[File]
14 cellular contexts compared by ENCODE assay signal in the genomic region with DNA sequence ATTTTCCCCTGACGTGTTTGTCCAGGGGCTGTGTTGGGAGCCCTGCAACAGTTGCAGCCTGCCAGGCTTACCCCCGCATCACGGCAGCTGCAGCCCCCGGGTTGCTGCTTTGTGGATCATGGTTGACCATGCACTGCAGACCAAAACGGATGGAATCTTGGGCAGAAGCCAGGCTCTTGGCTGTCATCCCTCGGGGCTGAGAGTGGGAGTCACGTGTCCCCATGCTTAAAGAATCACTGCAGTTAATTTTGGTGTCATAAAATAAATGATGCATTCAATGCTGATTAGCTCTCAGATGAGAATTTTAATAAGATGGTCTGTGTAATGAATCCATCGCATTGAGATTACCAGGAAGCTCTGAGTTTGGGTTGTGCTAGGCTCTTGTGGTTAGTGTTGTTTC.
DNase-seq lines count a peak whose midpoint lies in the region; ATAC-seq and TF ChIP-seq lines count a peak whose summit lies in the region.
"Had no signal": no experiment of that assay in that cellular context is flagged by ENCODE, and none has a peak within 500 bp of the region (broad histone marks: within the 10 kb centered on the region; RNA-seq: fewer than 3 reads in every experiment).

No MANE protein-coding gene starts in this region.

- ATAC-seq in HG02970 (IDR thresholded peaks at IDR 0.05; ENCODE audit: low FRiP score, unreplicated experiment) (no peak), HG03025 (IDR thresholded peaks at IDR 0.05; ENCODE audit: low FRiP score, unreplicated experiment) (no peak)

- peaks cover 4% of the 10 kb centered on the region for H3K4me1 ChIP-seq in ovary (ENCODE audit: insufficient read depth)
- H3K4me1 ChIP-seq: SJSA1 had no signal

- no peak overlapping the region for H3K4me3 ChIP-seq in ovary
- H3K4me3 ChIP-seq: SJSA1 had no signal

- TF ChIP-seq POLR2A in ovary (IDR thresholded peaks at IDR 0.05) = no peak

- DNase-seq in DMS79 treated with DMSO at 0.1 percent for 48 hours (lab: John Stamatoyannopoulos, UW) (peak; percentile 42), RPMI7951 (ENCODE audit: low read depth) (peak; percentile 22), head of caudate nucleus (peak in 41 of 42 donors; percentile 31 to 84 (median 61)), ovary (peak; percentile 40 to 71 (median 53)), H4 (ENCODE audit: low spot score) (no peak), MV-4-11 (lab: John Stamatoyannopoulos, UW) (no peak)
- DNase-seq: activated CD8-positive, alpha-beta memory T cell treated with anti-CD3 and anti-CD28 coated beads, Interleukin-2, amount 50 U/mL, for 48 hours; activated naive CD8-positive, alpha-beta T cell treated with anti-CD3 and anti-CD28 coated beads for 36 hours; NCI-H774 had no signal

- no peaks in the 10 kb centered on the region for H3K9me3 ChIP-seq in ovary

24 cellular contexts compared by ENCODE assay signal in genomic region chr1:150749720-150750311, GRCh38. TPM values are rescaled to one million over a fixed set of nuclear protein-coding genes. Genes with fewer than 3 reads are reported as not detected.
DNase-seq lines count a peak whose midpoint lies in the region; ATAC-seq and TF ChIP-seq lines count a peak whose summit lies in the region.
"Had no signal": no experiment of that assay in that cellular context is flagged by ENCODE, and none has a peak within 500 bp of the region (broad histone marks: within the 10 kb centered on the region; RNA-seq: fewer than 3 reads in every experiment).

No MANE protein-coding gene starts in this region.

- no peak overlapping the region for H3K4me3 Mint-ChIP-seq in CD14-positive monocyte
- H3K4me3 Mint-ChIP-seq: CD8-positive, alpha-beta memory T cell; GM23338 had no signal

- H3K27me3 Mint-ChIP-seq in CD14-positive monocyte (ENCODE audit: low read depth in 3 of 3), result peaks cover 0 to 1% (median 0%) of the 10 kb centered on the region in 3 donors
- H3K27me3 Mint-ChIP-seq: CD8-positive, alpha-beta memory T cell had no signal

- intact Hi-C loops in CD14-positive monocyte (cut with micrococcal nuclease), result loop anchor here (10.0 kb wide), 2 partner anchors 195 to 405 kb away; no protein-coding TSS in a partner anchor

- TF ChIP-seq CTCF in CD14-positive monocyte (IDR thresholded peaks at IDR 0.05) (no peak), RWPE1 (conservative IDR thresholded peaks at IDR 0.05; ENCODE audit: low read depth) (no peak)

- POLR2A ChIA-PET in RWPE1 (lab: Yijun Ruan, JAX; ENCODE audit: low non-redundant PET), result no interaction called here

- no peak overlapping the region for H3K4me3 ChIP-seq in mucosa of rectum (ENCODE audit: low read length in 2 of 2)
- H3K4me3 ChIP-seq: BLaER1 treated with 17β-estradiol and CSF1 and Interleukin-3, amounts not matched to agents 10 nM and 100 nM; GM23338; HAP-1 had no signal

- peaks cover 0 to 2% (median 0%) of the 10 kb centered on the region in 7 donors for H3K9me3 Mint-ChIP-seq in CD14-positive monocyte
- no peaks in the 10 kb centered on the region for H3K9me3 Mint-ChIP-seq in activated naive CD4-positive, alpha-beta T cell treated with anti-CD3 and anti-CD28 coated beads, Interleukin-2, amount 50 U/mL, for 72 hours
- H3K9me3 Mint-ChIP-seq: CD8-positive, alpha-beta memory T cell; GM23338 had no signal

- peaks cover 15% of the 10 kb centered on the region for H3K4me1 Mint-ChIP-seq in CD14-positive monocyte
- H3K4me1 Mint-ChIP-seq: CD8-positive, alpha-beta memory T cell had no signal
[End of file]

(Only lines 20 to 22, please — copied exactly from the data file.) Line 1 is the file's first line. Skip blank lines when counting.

- H3K27me3 Mint-ChIP-seq in CD14-positive monocyte (ENCODE audit: low read depth in 3 of 3), result peaks cover 0 to 1% (median 0%) of the 10 kb centered on the region in 3 donors
- H3K27me3 Mint-ChIP-seq: CD8-positive, alpha-beta memory T cell had no signal

- intact Hi-C loops in CD14-positive monocyte (cut with micrococcal nuclease), result loop anchor here (10.0 kb wide), 2 partner anchors 195 to 405 kb away; no protein-coding TSS in a partner anchor